I love breast cancer awareness month. As a breast medical oncologist, it gives me an opportunity to spread the message of how important early detection is for improving the success of breast cancer treatment. I am surprised regularly at the number of women who either are not doing mammography at all or who do it every couple of years when they remember. We know that women who are participating in annual screening mammography are the patients most likely to have their cancer detected at the earliest stages and subsequently have the best outcomes.

Except when they don’t.

Imagine that you have been doing mammography faithfully like clockwork every year. You are screened in a high-risk clinic with breast MRI or one of the other advanced tools available. You had genetic testing done based on your family history and it turned up normal. And 3 months after your mammogram, you feel a mass in your breast. You call your doctor. Ultrasound. Biopsy. CANCER. Unfortunately, the type of cancer that pops up in this scenario is high-risk. You need chemotherapy, surgery, radiation. And after all that treatment, your cancer will still have a significant risk of coming back or spreading.

Imagine that your cancer was detected early. Stage 1. You were the lucky one. You had surgery, no radiation, no chemotherapy. You only had to take a pill. You had good cancer. Years later, after breast cancer was barely a thought, a back pain that would not go away turned out to be metastatic breast cancer. Cancer has shown its ugly face again after all those years. Suddenly your luck seems to running low.

Imagine that at age 32, long before screening mammography is a part of your vocabulary or insurance coverage, your blood work shows some abnormalities. It gets rechecked and shows no change. You go for CT scans. A “little something” is in your liver. Then a biopsy and suddenly you have metastatic breast cancer. Before breast cancer was ever supposed to happen. Too early in life for early detection.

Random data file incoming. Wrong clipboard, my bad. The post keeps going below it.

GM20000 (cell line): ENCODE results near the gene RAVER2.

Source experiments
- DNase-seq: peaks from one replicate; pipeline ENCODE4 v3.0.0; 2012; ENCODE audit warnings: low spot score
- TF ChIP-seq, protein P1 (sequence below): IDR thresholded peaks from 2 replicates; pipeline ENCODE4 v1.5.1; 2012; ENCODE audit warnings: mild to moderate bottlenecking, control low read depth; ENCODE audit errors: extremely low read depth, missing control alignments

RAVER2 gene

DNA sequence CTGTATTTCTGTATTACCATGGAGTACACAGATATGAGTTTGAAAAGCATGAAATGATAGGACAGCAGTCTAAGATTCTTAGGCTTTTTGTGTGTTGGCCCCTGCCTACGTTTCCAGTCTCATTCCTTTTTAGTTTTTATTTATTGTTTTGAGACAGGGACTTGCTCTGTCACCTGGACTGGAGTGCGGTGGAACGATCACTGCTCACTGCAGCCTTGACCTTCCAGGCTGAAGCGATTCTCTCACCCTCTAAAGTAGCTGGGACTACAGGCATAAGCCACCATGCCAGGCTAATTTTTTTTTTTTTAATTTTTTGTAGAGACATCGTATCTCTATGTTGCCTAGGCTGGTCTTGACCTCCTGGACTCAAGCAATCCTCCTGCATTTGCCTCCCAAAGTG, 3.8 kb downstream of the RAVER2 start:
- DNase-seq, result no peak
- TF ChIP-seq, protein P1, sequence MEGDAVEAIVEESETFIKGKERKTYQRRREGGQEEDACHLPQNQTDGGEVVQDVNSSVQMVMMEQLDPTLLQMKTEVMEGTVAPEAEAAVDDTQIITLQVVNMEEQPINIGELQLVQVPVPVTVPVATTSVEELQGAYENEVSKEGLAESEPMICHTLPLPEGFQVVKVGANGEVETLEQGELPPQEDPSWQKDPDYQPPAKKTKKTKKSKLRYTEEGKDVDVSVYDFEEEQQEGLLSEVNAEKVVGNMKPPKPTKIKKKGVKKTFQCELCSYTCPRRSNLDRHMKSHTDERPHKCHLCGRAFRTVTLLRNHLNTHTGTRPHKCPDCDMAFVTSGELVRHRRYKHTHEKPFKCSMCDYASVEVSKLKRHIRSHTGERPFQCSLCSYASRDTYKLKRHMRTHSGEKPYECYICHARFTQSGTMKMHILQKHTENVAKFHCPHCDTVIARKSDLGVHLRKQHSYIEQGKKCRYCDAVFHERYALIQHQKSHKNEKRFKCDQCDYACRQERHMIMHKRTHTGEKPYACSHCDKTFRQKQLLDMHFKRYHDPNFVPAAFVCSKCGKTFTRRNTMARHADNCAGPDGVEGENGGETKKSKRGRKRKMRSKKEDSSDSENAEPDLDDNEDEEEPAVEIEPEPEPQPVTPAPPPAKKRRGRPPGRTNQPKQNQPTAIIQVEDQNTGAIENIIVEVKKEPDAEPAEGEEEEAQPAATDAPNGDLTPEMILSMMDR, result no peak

Imagine how standing next to a grocery store display of pink socks and pink scarves and pink coffee mugs encouraging you to “celebrate the women in your life” can reduce you to tears if your wife died of breast cancer last March.

Each day, 113 persons die of metastatic breast cancer. For persons living with metastatic breast cancer, the cute slogans can be painful. “Fight like a girl” seems to minimize your experience when you are fighting for your life. “Early detection saves lives” is a painful message when you did everything right and still have metastatic disease. “Save Second Base,” jokes and cookies that look like breasts don’t feel very funny when you are not curable. A delicate pink ribbon can be embarrassing when you are man diagnosed with breast cancer.

This October, I am asking you to share the message of early detection. To celebrate all the progress, we have made treating and understanding breast cancer. But know that there is still not a cure for everyone.  And, like in much of modern life, we need to try to understand that each of us has a different experience. Some cancer survivors want to celebrate. Some want to make jokes. Others want to forget. Others simply can’t forget because the disease won’t let them.  Take time to know the experience of those in your life.

As for me? You’ll find me wearing a pink ribbon and encouraging screening mammograms. You’ll find me giving hugs to the heartbroken and leading clinical trials for persons with advanced stage cancer. You’ll find me supporting improved access to genetic testing so that we might find more “previvors” (before cancer ever strikes). You’ll find me donating my resources to support both early stage and metastatic breast cancer research. You’ll find me trying to create an October for everyone.

This content originally appeared on KevinMD.com. 

Stephanie Graff, MD, Director of the Breast Cancer Program at Sarah Cannon Cancer Institute at HCA Midwest Health, authored this blog for nationally recognized KevinMD.com . The online forum, founded by Kevin Pho, MD, is nationally recognized and serves as social media’s leading physician voice. 

Dr. Graff can be reached on Twitter @DrSGraff.